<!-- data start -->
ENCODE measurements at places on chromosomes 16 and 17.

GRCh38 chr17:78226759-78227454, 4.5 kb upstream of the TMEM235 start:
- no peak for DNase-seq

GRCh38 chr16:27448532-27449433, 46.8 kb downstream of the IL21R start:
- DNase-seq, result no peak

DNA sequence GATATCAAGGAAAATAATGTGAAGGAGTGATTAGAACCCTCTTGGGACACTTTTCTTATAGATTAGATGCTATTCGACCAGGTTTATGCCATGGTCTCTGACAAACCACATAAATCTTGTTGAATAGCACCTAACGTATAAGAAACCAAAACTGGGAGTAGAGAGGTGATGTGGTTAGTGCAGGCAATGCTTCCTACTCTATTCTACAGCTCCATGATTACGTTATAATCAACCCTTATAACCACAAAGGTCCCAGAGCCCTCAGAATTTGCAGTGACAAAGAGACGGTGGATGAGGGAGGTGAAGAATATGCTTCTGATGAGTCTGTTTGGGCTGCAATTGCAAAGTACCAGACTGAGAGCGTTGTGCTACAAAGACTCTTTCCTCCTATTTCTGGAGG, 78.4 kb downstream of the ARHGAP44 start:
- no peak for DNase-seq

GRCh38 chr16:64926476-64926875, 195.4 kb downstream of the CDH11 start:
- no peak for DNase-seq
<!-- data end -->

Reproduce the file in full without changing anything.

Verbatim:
ENCODE measurements at places on chromosomes 16 and 17.

GRCh38 chr17:78226759-78227454, 4.5 kb upstream of the TMEM235 start:
- no peak for DNase-seq

GRCh38 chr16:27448532-27449433, 46.8 kb downstream of the IL21R start:
- DNase-seq, result no peak

DNA sequence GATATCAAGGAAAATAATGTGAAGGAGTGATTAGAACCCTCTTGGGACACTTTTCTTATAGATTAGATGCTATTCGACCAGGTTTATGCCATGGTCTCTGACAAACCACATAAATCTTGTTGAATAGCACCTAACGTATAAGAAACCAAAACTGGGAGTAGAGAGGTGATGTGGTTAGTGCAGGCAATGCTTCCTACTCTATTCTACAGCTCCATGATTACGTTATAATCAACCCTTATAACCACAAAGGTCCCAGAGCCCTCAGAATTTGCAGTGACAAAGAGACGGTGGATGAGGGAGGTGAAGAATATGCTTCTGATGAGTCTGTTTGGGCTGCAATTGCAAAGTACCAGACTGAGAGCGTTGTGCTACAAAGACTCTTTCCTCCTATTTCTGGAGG, 78.4 kb downstream of the ARHGAP44 start:
- no peak for DNase-seq

GRCh38 chr16:64926476-64926875, 195.4 kb downstream of the CDH11 start:
- no peak for DNase-seq